Bridges in True Grit may (will probably be) Oscar worthy, but he’s coming off a win last year for Crazy Heart. Personally (and again, not having seen True Grit or King’s Speech yet) my sentimental favorite is Javier Bardem for Biutiful, which I think is the best performance in a career of great performances. But the artfulness of Biutiful may not be enough to lift it up above the rather bleak subject matter to put it up there in the hearts of voters.

As for Best Actress, maybe it’s just me but this feels like a slightly less competitive field this year. After barely missing out on a Best Actress nom for Happy-Go-Lucky a couple years ago, this may be Sally Hawkins year with Made in Dagenham, the kind of uplifting Brit-flick that may be appealing to the Academy. I would probably put Lesley Manville‘s really solid turn in Another Year right up there with Hawkins. and if it were me, Jennifer Lawrence would be right in the mix for Winter’s Bone. I heard really amazing things about Nicole Kidman in Rabbit Hole out of Toronto, too, and I am a fan of Black Swan and Portman’s performance in it. I wouldn’t count her out completely yet.

The Oscar race will start to take shape more as screeners get sent out and buzz starts to bubble up for this film and peter out for that one. This is a fall with a lot of exciting movies to look forward to and it should be an interesting awards season to watch as well. Much as we all get sick of reading and writing about Oscars, our collective obsession with it drives this business to one extent or another.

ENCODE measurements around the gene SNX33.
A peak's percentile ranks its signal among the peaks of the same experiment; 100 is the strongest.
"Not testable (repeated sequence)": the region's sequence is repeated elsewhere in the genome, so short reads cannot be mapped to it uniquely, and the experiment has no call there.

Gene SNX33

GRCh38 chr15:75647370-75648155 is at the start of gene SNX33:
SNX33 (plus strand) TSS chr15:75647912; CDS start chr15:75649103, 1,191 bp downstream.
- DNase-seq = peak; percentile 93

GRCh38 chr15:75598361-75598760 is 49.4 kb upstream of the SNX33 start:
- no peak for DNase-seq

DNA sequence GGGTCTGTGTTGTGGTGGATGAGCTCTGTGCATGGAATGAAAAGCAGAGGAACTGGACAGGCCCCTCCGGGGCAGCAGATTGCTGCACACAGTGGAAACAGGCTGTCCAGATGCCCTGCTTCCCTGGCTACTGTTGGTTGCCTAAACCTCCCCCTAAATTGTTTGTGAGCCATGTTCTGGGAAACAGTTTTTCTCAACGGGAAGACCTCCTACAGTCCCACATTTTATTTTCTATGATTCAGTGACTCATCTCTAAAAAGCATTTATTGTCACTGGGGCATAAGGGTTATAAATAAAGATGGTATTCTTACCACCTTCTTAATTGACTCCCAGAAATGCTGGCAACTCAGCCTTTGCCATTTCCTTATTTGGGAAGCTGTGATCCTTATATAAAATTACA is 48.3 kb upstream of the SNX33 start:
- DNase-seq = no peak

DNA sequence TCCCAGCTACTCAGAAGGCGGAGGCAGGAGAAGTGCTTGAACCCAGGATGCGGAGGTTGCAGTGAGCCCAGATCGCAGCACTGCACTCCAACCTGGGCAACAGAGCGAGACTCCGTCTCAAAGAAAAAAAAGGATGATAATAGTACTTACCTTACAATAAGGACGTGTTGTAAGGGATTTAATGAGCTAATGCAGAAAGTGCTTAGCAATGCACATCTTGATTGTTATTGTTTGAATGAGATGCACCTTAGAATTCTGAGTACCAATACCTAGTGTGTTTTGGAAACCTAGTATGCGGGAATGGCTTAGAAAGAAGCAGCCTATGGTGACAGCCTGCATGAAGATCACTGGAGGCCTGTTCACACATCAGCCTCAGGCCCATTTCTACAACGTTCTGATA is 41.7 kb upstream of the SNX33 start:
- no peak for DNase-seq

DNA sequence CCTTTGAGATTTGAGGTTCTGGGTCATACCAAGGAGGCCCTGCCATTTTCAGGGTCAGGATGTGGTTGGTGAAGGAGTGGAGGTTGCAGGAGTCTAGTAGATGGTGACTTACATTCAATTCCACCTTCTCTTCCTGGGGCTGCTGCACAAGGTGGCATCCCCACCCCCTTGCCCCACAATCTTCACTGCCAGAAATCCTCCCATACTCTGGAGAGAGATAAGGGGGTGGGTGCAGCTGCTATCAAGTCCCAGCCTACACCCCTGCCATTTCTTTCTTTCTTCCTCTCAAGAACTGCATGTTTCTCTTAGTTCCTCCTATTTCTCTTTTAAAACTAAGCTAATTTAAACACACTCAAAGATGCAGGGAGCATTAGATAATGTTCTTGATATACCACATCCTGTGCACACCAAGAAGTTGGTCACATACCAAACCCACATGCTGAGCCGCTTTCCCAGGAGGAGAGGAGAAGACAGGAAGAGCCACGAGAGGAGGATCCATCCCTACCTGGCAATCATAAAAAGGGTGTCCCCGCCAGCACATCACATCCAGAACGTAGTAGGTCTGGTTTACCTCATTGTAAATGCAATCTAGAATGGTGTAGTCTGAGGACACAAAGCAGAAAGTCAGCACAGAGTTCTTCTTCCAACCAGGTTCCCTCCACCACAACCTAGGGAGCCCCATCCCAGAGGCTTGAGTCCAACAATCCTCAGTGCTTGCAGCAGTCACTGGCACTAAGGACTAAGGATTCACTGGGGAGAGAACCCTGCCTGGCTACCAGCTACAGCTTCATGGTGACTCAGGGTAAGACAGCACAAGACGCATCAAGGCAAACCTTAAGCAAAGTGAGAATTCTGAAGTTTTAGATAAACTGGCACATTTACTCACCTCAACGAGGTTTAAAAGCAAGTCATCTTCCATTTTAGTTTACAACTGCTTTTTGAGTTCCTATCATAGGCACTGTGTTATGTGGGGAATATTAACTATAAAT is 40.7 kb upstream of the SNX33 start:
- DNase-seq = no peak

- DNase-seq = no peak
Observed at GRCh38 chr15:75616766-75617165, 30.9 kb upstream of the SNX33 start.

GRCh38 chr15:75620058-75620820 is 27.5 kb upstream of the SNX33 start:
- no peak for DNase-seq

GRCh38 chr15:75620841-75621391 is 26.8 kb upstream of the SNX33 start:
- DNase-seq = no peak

I don’t plan to write as much about Oscars as the “Oscar pundits,” more to focus narrowly on specific bits and pieces — screenplay adaptations, docs, maybe foreigns depending on what’s nominated there. After years of having my kids do their Oscar picks randomly using everything from Magic 8-Ball to Twister to Pin the Tail on the Donkey (usually with surprising accuracy) I’ve come to believe that it’s really a crap shoot anyhow.

Fun to talk about and argue about and make charts about, but at the end of the day, I don’t know that any one person’s guesses are actually more accurate or better than the randomness of the Magic 8-Ball. So it goes, let the speculating begin.

The King’s Speech actor Colin Firth

Monday, September 27th, 2010



Trailer: The King’s Speech

Thursday, September 23rd, 2010

DP/30 Sneak iPhone Peek – The King’s Speech: Firth & Rush

Saturday, September 11th, 2010

Sneak Peeks of DP/30 conversations (here via iPhone/coming in hi-def) with Colin Firth and Geoffrey Rush of The King’s Speech.